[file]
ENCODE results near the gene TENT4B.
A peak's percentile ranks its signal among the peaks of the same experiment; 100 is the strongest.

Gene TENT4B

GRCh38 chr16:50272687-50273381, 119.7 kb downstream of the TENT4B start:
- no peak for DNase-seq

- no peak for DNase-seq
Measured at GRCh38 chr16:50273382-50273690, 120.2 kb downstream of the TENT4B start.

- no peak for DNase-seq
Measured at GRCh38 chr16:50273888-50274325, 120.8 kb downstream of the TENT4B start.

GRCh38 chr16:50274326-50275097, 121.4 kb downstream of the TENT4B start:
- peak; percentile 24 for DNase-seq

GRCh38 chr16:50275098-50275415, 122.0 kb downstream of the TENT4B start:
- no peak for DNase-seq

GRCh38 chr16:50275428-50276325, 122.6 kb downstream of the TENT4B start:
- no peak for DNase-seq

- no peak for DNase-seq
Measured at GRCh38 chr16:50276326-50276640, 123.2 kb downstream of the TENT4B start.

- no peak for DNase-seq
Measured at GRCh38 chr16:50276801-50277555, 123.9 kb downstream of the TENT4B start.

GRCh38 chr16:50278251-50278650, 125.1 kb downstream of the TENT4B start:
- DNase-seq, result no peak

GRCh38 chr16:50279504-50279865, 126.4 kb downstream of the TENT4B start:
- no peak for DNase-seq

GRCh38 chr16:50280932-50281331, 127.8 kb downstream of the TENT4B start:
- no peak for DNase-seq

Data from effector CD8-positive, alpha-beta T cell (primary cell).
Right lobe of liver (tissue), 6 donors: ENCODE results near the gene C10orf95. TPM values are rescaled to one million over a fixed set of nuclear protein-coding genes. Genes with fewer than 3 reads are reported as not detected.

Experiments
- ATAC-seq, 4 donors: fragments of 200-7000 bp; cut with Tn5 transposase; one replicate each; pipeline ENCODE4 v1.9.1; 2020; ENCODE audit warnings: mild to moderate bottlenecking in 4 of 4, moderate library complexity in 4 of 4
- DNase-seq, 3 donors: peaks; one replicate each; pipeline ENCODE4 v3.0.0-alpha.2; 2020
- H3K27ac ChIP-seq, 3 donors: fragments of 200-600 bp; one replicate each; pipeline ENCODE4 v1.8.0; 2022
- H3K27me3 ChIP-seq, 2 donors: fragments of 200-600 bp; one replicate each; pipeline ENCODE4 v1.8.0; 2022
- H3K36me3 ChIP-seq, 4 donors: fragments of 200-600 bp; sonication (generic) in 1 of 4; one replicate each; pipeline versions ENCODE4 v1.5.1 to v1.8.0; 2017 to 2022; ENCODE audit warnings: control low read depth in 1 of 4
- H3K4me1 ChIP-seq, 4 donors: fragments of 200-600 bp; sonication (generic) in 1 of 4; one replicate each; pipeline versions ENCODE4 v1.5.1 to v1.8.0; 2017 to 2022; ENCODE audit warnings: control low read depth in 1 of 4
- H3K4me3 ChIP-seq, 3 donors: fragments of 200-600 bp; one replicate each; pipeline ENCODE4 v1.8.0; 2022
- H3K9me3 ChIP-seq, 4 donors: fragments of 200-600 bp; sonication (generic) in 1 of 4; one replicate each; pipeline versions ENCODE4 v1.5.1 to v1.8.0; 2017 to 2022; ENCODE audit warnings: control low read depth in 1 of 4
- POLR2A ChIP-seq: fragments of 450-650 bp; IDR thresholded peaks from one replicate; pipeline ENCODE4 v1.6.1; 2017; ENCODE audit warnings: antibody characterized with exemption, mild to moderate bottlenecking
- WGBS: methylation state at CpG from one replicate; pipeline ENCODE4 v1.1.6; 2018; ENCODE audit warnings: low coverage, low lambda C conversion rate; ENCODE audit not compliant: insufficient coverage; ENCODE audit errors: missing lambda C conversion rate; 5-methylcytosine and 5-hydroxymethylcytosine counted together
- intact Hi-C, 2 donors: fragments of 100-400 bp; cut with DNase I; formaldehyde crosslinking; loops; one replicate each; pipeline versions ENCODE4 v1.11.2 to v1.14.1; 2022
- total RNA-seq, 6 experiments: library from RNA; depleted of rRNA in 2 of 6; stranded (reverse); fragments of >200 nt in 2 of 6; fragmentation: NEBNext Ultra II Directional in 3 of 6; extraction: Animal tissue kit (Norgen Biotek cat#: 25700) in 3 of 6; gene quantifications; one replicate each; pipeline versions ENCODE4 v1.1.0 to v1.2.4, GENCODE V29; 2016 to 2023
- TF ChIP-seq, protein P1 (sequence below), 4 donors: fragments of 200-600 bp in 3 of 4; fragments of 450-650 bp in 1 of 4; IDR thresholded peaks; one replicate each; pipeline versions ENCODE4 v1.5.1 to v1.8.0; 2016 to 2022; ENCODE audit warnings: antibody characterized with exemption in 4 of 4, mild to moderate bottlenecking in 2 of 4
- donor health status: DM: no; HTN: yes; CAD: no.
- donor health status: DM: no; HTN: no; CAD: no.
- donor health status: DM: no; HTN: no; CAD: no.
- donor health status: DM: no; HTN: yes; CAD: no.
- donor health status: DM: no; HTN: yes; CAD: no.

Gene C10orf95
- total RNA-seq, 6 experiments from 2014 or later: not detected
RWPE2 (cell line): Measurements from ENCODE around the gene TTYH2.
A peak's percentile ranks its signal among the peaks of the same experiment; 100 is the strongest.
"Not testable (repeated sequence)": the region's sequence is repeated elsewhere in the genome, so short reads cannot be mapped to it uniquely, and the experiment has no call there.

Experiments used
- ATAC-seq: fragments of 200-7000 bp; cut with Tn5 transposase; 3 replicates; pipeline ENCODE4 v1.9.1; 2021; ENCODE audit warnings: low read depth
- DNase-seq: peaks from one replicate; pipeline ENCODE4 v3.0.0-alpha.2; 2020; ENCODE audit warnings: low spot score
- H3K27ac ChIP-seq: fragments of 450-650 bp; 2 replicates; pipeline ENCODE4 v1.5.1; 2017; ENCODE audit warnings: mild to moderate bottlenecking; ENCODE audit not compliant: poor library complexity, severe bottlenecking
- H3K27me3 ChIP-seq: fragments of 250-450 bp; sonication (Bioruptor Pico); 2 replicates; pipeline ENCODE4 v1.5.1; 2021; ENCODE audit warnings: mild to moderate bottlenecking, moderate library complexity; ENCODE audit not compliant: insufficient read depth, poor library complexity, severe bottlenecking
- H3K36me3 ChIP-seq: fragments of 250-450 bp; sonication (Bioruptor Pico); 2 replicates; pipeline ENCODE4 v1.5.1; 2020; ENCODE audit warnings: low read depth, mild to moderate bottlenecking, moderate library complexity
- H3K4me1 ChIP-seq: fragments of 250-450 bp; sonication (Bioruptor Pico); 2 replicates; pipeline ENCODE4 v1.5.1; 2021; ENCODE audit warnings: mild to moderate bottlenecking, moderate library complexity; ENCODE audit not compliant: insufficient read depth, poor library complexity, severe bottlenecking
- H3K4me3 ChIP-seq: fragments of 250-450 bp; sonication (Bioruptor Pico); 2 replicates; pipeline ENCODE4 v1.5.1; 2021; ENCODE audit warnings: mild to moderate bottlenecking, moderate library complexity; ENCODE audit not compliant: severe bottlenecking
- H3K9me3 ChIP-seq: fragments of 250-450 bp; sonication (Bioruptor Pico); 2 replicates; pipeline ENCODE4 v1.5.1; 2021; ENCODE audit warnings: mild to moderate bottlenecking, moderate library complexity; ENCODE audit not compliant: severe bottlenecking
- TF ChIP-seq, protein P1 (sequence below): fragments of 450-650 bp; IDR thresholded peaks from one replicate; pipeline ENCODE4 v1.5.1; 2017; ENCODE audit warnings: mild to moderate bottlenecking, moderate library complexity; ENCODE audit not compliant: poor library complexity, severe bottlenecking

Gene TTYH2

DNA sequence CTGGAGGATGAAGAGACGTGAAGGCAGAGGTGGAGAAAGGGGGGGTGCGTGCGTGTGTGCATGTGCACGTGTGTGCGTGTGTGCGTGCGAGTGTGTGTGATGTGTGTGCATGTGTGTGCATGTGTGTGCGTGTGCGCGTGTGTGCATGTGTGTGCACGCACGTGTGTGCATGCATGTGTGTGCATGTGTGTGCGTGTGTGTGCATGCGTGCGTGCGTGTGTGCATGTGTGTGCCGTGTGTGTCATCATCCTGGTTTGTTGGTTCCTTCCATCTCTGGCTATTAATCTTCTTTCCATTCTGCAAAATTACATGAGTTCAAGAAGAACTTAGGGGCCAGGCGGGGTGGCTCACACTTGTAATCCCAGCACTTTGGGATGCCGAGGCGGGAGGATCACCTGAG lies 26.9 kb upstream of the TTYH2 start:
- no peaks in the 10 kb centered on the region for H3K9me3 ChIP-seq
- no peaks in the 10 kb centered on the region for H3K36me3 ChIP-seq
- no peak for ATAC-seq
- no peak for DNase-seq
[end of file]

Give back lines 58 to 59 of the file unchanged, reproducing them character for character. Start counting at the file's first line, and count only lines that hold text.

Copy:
- H3K4me1 ChIP-seq: fragments of 250-450 bp; sonication (Bioruptor Pico); 2 replicates; pipeline ENCODE4 v1.5.1; 2021; ENCODE audit warnings: mild to moderate bottlenecking, moderate library complexity; ENCODE audit not compliant: insufficient read depth, poor library complexity, severe bottlenecking
- H3K4me3 ChIP-seq: fragments of 250-450 bp; sonication (Bioruptor Pico); 2 replicates; pipeline ENCODE4 v1.5.1; 2021; ENCODE audit warnings: mild to moderate bottlenecking, moderate library complexity; ENCODE audit not compliant: severe bottlenecking